Mark Clairmont | MuskokaTODAY.com
TORONTO — Old friends, new friends and good friends paid their respects today at a funeral Mass for Bill Reddall.
And while his mortal remains weren’t there, his presence was felt all over — from in front of the altar to in the corners of St. Paul’s Basilica, where more than 65 people surprised Father Ted Smith by coming to the Catholic church on a Monday morning.
Reddall was across town at the medical school of his alma mater at the University of Toronto, where he was a theology student at St. Mike’s College 60 years ago.
He had donated his body to science, and students will get to open him up and see what made him tick.
There was plenty of opinions on that at Betty’s, his neighbourhood local, where for years after retiring he gathered at the Queen Street E. watering hole to talk politics, religion and hockey, often in that order.
Monday it was mostly the latter.
For the former St. Mike’s student and teacher, Canada’s winter sport was his game.
A provincial championship coach at the private Catholic high school in 1961, where he was a priest for eight years, he played a few games with the famed Flying Fathers.
But bad knees and a falling out with the church ended his career there.
But he continued the other half of his vocation, dedicating his life to teaching.
So, he wouldn’t mind students carving up his cadaver, for he understood the importance of education — as he was a lifelong student learner himself.
Of history, politics, world religion — and of course hockey.
“He was a great teacher and coach,” said Hugh McDougall, another Toronto native who was in the same class and studied and taught with Reddall.
“He was a good player, too,” before being injured in a game, McDougall said of his old friend.
McDougall, who was the same 83 years of age, grew up with Reddall and was pleased to pay his respects with everyone else.
Two other fellow teachers from St. Mike’s, Barry McDermott, 77, and Pat Fremleau, 81, also spoke well of their colleague at the wake.
They rallied around their St. Mike’s alumnus, just as they rally today to the defence of their beleaguered school at the moment.
All blown up by the media, said McDougall.
“It’s two weeks in time,” added their friend Dennis Mills, a former Toronto MP and another lifelong St. Mike’s guy.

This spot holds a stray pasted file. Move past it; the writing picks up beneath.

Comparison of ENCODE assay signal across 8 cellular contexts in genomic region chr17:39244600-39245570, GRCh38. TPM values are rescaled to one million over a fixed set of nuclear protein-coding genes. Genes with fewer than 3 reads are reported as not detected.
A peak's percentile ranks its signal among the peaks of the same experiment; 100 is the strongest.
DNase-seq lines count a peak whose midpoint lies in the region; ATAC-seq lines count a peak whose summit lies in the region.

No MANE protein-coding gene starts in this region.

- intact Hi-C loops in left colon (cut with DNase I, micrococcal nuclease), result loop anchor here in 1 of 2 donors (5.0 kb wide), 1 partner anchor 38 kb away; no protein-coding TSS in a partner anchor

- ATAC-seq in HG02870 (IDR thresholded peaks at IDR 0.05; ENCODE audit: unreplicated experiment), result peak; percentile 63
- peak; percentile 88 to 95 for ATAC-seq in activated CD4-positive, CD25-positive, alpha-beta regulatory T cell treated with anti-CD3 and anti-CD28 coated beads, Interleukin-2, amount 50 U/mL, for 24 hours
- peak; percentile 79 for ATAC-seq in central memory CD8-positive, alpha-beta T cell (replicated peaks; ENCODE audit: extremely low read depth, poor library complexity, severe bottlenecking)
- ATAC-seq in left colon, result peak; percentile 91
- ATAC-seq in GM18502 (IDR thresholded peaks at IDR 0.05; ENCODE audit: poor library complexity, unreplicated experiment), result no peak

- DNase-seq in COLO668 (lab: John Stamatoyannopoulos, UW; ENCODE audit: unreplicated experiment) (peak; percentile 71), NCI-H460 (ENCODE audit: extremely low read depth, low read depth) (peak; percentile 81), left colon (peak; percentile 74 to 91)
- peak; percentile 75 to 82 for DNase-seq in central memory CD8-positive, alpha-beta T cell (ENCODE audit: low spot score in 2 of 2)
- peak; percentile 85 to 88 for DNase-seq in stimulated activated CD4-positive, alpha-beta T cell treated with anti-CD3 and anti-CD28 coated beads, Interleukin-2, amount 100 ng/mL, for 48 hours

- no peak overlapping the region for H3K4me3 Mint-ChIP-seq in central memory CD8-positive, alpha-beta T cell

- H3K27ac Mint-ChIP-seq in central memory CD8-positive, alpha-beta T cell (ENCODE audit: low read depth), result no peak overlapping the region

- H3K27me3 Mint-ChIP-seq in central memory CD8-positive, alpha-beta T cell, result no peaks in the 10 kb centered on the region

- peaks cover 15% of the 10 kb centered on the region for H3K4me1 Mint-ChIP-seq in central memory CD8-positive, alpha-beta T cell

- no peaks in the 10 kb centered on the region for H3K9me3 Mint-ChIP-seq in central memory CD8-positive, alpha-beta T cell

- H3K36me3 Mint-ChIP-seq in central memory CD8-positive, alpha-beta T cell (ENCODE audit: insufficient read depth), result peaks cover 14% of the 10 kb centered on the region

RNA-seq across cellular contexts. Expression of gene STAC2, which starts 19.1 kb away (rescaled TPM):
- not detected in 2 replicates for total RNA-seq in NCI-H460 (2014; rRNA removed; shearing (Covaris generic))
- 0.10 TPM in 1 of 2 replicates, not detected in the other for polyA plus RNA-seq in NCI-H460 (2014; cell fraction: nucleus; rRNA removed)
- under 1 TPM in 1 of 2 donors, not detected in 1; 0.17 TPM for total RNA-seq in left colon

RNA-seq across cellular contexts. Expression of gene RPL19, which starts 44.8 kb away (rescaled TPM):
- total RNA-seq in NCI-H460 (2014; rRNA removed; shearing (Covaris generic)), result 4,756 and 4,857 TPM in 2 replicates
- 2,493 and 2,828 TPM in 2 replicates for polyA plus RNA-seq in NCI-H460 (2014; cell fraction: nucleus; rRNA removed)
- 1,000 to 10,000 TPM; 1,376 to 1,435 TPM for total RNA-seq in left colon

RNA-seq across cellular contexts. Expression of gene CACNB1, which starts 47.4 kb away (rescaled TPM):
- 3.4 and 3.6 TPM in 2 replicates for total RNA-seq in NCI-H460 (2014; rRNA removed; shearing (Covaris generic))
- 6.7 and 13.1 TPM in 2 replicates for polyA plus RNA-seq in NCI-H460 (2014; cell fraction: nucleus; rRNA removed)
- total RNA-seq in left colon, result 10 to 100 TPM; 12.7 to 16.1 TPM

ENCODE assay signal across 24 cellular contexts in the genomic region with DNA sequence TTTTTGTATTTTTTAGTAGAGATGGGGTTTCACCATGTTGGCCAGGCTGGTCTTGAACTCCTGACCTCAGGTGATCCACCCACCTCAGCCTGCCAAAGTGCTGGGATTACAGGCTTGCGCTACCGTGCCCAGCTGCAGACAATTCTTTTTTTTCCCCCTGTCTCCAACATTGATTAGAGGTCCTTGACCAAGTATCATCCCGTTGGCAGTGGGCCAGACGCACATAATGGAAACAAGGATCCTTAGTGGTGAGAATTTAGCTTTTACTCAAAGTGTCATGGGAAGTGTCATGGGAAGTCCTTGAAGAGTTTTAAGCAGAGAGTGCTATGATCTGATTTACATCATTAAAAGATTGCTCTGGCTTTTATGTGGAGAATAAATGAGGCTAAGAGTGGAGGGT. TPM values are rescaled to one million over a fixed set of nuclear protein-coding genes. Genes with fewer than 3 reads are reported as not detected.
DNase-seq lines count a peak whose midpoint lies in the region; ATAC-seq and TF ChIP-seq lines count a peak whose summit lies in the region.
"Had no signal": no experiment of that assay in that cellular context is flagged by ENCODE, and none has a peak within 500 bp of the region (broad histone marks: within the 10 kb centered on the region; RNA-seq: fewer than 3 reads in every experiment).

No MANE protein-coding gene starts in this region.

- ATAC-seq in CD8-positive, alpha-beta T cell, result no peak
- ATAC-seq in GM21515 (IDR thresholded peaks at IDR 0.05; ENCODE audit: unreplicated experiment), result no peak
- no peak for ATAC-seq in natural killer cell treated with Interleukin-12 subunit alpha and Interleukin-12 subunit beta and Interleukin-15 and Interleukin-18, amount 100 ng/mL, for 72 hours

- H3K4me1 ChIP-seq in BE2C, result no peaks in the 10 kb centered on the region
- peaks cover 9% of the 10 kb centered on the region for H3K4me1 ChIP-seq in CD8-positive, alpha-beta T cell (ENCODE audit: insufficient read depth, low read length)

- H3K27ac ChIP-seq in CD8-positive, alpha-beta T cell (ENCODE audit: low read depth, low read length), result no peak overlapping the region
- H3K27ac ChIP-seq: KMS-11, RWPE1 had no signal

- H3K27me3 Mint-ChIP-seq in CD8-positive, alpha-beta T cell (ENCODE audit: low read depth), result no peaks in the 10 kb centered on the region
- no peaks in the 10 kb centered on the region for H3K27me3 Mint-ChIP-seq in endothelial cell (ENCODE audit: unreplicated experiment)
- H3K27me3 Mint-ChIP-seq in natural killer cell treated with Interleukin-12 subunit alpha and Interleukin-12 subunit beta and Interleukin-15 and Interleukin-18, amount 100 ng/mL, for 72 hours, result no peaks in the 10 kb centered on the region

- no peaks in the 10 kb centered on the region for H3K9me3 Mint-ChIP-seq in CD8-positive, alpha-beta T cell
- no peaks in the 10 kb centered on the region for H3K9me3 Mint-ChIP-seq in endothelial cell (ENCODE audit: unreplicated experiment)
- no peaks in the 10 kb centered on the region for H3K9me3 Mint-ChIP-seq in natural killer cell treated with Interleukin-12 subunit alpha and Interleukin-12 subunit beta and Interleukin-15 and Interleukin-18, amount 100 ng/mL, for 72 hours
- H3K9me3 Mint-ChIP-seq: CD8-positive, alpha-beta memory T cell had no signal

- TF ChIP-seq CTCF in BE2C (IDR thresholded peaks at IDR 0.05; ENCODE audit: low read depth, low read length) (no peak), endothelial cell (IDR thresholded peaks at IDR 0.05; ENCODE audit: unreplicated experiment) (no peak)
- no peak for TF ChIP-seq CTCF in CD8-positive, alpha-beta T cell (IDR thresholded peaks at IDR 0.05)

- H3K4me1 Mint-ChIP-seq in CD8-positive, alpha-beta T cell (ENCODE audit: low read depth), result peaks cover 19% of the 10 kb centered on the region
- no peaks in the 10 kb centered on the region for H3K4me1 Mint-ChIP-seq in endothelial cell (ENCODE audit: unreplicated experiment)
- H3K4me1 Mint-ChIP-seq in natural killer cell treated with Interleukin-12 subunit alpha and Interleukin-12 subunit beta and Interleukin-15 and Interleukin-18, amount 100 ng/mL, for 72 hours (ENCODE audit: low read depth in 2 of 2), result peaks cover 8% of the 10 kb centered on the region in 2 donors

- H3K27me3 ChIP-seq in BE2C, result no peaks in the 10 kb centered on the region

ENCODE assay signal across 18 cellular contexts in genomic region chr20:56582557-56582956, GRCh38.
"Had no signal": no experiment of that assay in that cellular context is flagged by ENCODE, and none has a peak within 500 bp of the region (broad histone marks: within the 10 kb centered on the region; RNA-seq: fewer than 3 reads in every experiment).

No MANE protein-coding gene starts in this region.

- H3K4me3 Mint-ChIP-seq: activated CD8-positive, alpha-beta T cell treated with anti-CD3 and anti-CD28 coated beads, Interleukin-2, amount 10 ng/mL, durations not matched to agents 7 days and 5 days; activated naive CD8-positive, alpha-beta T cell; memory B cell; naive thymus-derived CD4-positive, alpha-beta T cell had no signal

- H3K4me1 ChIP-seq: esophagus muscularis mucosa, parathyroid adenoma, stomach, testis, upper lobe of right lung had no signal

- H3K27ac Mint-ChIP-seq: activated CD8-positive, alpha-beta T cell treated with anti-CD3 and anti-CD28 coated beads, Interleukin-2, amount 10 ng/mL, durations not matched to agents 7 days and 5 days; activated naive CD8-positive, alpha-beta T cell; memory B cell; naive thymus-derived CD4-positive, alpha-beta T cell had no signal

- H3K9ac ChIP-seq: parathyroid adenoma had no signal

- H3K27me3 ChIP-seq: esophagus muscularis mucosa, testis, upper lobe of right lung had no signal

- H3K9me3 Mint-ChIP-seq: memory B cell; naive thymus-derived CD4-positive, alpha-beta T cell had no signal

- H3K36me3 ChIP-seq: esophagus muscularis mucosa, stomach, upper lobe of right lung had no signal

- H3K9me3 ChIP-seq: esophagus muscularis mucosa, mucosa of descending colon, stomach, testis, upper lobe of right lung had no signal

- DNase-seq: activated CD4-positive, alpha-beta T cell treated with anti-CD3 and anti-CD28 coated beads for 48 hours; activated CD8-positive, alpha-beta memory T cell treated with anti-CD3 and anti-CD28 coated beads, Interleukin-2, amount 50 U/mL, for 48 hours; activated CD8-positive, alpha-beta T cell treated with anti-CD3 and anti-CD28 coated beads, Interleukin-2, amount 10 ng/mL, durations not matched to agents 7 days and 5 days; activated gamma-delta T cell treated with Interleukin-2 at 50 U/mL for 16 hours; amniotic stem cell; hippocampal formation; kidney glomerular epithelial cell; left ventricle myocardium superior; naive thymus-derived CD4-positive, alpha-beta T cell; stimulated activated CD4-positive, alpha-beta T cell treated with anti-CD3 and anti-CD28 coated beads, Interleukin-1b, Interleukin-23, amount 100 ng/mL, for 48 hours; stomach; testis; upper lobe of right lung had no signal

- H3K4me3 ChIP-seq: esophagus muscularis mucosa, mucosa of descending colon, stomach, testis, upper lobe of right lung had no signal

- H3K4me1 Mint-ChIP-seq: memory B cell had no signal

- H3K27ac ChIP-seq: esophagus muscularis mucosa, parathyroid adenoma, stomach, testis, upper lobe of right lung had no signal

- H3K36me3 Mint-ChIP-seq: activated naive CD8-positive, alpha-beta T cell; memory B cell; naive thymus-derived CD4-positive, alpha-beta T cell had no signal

Other teachers, from Reddall’s 20-year career at Gravenhurst High School were also in attendance.
Hal Humphries and Bill Tinsley, Jennifer Schandlen and Kathy Brown, came down from up north.
They were joined by a couple of former students, Dave Christensen and Tim Grimes, both members of the Gravenhurst championship Indians Jr. C hockey team Reddall coached in the late 1970s and early ’80s.
The two hockey players lamented that though they will have their own alumni Indians team at an oldtimers tournament in Gravenhurst this coming weekend, they won’t have their old coach. An injured Christensen gets the big to fill those big shoes.
Other old friends on hand included Bryan Edgar, for whom in retirement Reddall, and his widow Judy, did deliveries for at the Great Canadian Bagel Company in Bracebridge.
And the newer members of Reddall’s fan club were Betty’s regulars like Moe Sullivan, again a former St. Mike’s student who was younger but became acquainted with the coach and teacher over pints and politics.
Reddall’s first wife, Jane Cargill, of Bracebridge, and their daughter, Amy, of Portland, Ont., were also there mourning their loss and celebrating his life.
Bill Reddall was 83 March 19, three days before he died.
There was no Stanley Cup in his life, like his school contemporaries Dave Keon and Frank Mahovolich, who went straight into the NHL from St. Mike’s the year before the school’s Jr. A team won the Memorial Cup and Reddall’s Jr. B Buzzers won four straight playoff series by 4-0 sweeps to win their Ontario title with Rod Seiling and Gary “Suitcase” Smith on his team.
But Reddall won lifetime of admiration and appreciation from those around him and whose lives he touched.
That’s pretty much better than his beloved Leafs team, who haven’t won since Reddall wore a white collar.
And in the intervening years, Reddall won a whole lot more than they did.
Monday his friends showed you don’t need cups or rings to prove you lived a good and loved life.
Reddall went out like the winner he was.
His picture hangs on the ceiling at Betty’s where patrons can look up to heaven and see Father Bill reaching out to shake hands with Pope Paul VI.
If there’s a holy trinity of hockey in heaven, St. Mike, St. Paul and St. Peter are the first line.
God is in goal.
And Reddall is behind the bench.
Now that’s a championship line-up.